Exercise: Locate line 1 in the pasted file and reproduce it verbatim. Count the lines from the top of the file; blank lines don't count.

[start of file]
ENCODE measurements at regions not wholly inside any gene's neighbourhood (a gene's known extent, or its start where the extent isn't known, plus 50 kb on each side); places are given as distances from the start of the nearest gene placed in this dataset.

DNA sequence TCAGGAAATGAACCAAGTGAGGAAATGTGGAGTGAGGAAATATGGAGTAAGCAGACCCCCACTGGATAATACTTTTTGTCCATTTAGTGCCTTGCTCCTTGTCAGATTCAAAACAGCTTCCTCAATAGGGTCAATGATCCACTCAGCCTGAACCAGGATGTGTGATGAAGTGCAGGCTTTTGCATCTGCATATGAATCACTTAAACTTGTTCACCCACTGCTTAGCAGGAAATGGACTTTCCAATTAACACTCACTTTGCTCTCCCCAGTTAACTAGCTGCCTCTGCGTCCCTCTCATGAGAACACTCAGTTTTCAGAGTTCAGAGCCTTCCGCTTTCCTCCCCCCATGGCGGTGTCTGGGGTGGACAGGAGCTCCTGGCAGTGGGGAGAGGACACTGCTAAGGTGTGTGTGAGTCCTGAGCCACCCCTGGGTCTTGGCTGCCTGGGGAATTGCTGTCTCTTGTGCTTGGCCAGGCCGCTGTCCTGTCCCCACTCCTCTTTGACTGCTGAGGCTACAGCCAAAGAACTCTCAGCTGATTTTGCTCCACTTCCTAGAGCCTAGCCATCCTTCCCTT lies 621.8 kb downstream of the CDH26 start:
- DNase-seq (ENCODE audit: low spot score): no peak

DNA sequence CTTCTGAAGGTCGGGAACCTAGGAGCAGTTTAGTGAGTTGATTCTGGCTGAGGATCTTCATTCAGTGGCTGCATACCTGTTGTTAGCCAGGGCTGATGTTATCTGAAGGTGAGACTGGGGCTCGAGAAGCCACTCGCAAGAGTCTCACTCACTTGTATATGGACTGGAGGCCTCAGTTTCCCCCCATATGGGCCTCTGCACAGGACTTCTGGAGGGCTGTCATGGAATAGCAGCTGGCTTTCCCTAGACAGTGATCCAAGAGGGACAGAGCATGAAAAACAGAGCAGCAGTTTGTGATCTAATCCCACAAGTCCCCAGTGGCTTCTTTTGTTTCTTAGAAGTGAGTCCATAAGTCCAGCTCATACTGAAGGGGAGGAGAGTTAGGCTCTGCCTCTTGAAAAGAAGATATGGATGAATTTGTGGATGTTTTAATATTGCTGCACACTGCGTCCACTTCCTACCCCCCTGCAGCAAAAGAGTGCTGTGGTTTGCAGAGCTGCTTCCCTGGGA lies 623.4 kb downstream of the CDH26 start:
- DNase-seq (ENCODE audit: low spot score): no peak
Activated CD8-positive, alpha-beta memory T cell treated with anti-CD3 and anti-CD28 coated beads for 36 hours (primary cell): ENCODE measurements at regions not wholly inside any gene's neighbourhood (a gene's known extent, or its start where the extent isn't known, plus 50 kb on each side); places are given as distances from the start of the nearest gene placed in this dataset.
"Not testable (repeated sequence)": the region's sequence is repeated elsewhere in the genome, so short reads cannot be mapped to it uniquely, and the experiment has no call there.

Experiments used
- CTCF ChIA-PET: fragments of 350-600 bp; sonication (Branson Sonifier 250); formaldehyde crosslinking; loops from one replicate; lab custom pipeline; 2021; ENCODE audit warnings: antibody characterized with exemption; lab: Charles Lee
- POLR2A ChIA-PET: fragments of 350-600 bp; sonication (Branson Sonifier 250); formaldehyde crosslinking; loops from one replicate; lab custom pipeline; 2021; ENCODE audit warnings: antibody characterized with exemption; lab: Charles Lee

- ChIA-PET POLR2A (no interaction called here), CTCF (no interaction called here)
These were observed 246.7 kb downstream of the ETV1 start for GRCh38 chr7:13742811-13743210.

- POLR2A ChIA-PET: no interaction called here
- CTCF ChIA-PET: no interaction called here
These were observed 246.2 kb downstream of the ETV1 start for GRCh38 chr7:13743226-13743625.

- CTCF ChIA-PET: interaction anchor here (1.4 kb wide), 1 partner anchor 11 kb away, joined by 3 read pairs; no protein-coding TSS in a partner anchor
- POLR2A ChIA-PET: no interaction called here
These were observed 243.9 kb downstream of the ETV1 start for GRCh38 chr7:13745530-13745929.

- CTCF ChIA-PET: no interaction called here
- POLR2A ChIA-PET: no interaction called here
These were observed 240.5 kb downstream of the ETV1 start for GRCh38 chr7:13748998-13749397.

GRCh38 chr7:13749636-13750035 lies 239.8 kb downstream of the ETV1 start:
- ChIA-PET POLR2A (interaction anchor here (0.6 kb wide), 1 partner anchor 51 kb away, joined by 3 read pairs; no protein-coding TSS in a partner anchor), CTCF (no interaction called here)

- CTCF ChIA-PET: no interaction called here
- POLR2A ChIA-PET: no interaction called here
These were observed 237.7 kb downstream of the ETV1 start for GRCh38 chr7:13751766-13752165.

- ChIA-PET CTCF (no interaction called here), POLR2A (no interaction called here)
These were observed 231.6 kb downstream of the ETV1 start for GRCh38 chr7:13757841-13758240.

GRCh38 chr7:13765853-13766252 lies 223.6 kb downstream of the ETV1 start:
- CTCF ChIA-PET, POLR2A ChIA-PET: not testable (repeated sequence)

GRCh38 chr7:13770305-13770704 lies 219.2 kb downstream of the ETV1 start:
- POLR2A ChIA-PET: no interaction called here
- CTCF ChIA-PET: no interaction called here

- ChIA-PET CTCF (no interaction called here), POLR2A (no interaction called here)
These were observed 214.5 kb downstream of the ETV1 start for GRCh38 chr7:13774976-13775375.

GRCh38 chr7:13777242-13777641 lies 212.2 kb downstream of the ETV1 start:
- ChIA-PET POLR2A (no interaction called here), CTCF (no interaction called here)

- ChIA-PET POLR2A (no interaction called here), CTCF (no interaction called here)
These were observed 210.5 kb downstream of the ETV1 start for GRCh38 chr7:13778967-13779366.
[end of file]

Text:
ENCODE measurements at regions not wholly inside any gene's neighbourhood (a gene's known extent, or its start where the extent isn't known, plus 50 kb on each side); places are given as distances from the start of the nearest gene placed in this dataset.